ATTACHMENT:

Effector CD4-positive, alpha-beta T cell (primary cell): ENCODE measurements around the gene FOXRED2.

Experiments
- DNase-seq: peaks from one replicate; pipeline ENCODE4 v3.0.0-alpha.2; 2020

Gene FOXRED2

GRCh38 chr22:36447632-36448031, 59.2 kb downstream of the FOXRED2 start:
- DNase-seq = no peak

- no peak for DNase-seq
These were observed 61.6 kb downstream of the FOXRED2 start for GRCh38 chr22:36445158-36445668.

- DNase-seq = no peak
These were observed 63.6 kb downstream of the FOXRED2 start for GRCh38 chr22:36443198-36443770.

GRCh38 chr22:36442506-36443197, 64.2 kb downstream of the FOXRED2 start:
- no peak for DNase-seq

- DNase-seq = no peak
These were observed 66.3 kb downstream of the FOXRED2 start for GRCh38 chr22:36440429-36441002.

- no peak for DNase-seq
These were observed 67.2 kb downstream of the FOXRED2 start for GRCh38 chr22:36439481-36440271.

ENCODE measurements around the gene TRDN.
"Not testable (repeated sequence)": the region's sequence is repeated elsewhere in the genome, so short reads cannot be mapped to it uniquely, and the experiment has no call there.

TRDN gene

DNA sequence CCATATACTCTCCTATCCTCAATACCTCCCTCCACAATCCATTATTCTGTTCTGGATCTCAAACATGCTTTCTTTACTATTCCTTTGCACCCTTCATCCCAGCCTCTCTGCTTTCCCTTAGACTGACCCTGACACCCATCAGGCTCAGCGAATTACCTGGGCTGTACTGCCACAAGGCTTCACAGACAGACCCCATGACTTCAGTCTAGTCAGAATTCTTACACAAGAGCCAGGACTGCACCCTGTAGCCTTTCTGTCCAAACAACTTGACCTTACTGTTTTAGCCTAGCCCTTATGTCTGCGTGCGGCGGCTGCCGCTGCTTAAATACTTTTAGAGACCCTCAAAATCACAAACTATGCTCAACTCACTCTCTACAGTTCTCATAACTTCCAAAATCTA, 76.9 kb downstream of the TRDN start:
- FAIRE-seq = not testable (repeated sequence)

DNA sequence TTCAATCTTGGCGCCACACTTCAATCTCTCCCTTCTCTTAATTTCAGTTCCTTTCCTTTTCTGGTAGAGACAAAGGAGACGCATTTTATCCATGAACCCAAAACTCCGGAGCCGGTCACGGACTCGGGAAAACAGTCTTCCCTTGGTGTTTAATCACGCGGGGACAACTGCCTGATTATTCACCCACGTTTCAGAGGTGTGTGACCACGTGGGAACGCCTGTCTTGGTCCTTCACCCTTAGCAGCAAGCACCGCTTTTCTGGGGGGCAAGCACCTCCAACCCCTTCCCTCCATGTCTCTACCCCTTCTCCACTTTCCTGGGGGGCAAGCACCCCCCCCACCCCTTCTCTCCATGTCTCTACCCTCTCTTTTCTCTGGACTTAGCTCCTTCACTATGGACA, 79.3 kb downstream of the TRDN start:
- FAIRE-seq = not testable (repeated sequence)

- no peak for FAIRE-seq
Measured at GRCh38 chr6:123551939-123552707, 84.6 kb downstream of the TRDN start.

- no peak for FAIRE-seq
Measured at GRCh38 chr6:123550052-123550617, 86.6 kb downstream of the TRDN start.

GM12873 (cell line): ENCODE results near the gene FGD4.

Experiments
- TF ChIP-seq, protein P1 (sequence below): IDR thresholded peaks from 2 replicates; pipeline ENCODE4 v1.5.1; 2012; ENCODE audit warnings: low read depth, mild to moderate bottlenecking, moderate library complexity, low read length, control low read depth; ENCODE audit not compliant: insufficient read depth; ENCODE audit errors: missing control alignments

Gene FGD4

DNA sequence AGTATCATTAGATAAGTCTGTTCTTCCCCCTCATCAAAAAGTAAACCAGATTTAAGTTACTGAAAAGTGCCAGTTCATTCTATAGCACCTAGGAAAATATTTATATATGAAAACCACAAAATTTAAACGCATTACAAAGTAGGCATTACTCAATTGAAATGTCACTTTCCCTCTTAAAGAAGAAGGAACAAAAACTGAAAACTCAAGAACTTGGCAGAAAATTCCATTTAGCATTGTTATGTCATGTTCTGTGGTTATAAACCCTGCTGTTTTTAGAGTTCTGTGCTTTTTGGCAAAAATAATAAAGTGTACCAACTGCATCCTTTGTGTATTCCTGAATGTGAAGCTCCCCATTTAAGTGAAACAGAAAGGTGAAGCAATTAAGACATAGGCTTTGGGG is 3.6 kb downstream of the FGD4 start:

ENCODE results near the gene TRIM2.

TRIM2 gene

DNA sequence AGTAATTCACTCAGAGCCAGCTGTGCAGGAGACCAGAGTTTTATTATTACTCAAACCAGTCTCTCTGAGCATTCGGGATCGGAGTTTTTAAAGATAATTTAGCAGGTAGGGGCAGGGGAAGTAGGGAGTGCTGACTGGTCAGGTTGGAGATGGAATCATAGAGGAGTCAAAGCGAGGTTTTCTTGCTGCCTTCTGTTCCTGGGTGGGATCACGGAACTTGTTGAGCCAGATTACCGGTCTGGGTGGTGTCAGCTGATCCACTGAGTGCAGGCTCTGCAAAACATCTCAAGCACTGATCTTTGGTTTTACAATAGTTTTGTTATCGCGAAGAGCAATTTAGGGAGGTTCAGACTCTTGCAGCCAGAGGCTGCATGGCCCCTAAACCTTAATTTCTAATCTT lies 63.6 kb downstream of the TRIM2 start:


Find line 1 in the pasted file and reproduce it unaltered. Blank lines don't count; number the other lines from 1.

Effector CD4-positive, alpha-beta T cell (primary cell): ENCODE measurements around the gene FOXRED2.